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Thursday, December 5, 2013

Michael Graves

The Portland Building, Portland, Oregon, 1982, Michael Graves.
Although most of us have seen examples of Postmodern architecture, few people think of it in that light. It simply looks "modern" with perhaps a few weirdly eclectic twists. I suppose that's not all  that bad a definition, but lacks something in terms of being definitive of the style. In essence, Modernism tended to reject the past and embrace the phrases "less is more," and "form follows function." As broadening as those traits might appear, they have turned out to be rather limiting. The plethora of urban glass boxes in all our major cities, for example. Tired of glass, architects turned to marble or granite panels polished to seem like glass. Still, the rectangle dominated, whether soaring to great heights or clinging closely to California cliffs. Modern became booooorrrring.
Team Disney Headquarters, Burbank California, 1986, Michael Graves.
Postmodern gargoyles, or are they caryatids?
Postmodern architecture came riding in like the cavalry to the rescue around 1970. Robert Venturi in designing a new home for his mother in 1962 may have started it all but he was quickly followed by Phillip Johnson (a convert from Modernism) with his AT&T Building in New York (now Sony) in 1984, as well as Frank Gehry, John Burgee, Cesar Pelli, and Micheal Graves, to name just a few. Michael Graves was at the forefront of this charge to prove architecture had life after Modernism. It's important to note that none of these architects rejected Modernism as their predecessors had rejected the swarm of architectural "isms" which had preceded it. None of them reverted to Corinthian columns or gargoyles (though Graves came close with his Seven Dwarfs holding up the roof in his Team Disney Building, above). Instead, they simply looked back and admitted to themselves that Art Deco, and Art Nouveau, the Gothic style, even Palladio and Morris Hunt all had certain elements which, used in moderation, could lighten up, add spice, and even humor to the staid rectilinear cubes to which Modernism had devolved.
Hyatt Hotel, San Diego, California, 1990, Michael Graves.
Humana Building, Louisville, Kentucky,
1982, Michael Graves
The architecture of Michael Graves does not "WOW" the viewer. Even his famous 1982 Portland Building (top), though certainly a striking departure from Modernism, does not propel anyone into the 21st century. His Hyatt Hotel in San Diego (above) displays much the same restraint. It seems friendly, warm, and familiar. Graves seems to be the favorite architect for both Disney and Hyatt, having designed multiple structures for both. Graves has thrown off Modernism's addiction to glass and polished stone, embracing curves, color, symmetry, even optical illusions in their place. At first glance, the main body of the Hyatt San Diego appears to be three jutting "faces" when it fact, they are but one. The mass is monumental without being intimidating. His windows look like what they are, not massive, mirrored facades. In fact, Graves has sometimes been criticized for "obstructing the view" from inside his buildings. Graves' most visually complex building, the Humana Headquarters (above, left) may also be his most Postmodern. At first glance it looks like a giant throne with a curved, cantilevered "headrest." However, from that point the viewer abruptly exhausts his "looks like" vocabulary. It looks like nothing ever seen before (or since) in architecture from any era. One might even call it an architectural "sampler."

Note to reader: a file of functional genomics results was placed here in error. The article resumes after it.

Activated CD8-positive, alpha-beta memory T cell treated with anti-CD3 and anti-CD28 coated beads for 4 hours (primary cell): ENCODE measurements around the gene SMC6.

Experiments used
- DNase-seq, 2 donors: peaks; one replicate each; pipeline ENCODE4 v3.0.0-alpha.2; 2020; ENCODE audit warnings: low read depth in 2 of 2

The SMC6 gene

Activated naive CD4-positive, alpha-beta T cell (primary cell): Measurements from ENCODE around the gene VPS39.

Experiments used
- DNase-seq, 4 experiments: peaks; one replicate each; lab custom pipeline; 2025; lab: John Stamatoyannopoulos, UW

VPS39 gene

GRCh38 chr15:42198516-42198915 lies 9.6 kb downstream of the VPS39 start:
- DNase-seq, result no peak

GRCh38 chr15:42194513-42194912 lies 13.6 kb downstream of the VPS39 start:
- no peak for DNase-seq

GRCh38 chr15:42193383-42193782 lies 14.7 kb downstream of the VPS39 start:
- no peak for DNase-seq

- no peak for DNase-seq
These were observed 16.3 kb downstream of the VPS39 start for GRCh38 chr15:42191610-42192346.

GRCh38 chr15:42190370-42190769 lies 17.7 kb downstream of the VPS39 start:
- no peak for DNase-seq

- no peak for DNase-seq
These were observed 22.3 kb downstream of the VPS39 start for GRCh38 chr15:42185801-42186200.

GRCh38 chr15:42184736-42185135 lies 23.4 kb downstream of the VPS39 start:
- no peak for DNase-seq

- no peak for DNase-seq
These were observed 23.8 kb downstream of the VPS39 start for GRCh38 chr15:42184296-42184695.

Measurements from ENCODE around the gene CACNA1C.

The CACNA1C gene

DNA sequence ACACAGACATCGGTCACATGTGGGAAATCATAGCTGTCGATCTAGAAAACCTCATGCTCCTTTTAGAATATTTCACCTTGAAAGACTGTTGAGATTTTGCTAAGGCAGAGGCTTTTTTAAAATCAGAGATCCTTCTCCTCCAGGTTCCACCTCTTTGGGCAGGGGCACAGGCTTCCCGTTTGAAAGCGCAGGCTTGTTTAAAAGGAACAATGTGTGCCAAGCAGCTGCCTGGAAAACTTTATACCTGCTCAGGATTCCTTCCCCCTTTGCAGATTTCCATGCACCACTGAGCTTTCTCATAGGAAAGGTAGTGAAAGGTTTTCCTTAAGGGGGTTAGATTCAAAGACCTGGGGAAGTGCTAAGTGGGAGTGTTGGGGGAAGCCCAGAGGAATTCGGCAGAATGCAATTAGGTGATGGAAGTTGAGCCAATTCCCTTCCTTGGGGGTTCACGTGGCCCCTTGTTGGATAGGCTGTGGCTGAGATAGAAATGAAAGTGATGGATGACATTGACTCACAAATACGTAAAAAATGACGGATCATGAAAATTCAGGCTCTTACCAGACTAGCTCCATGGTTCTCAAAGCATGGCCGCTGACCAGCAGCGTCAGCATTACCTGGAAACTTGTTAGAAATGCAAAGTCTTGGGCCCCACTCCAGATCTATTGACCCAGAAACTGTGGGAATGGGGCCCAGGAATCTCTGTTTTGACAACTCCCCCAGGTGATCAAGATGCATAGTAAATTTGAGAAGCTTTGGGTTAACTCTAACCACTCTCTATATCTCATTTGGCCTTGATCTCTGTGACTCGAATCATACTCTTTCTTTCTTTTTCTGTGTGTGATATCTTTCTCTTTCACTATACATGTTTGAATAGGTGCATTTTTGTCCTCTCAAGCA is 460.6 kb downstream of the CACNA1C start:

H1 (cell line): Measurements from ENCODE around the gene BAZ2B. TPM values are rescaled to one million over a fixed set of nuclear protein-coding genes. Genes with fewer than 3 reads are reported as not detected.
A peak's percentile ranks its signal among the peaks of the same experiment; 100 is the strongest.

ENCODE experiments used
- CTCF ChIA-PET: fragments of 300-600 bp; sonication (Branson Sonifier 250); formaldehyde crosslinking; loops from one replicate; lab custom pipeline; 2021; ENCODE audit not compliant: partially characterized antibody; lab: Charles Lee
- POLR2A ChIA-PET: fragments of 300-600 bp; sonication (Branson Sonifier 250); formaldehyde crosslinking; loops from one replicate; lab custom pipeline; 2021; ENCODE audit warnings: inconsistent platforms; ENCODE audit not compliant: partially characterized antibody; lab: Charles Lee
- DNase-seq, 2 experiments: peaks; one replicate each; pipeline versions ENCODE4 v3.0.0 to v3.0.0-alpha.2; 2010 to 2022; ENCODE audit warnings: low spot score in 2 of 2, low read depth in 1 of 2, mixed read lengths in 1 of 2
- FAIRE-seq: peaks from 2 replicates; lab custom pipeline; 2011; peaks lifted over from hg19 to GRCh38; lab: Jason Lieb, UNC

Alexander House, Princeton, New Jersey, 1971, Michael Graves.
The round windows framing a square central pane have become a Graves trademark.
The famous Graves Tea Kettle  (1964) was
 but the first in a long line of domestic
products from the architect's drawing board.
Graves domestic works, his houses designed mostly during the early years of his career (as is the case with most architects) bear the familiar Graves traits. They tend to be symmetrical, understated, yet grand without being pretentious. Graves also designs (or approves) the interiors of his houses. His architectural firm, Michael Graves and Associates offers a full line of design services, even down to the teapot on the table (left, available exclusively at JC Penney's).

The Michael Graves Patient Chair in various ergonomic configurations.
The story of Michael Graves, the architect, or Graves, the designer, closes with what might be considered by some as a tragic note. In 2003, the architect contracted what's thought to be bacterial meningitis. It left him paralyzed from the waist down. Now confined to a wheel chair (which he redesigned and franchises), he makes it clear he is not paralyzed from the waist up. Born in 1934, Graves is now 79 years old. Though no longer designing buildings with round windows or high-end teapots, he still plays an active role in managing his architectural firm. He's also taken up painting, having recently directed his first one-man show.

Michael Graves surrounded by his art.



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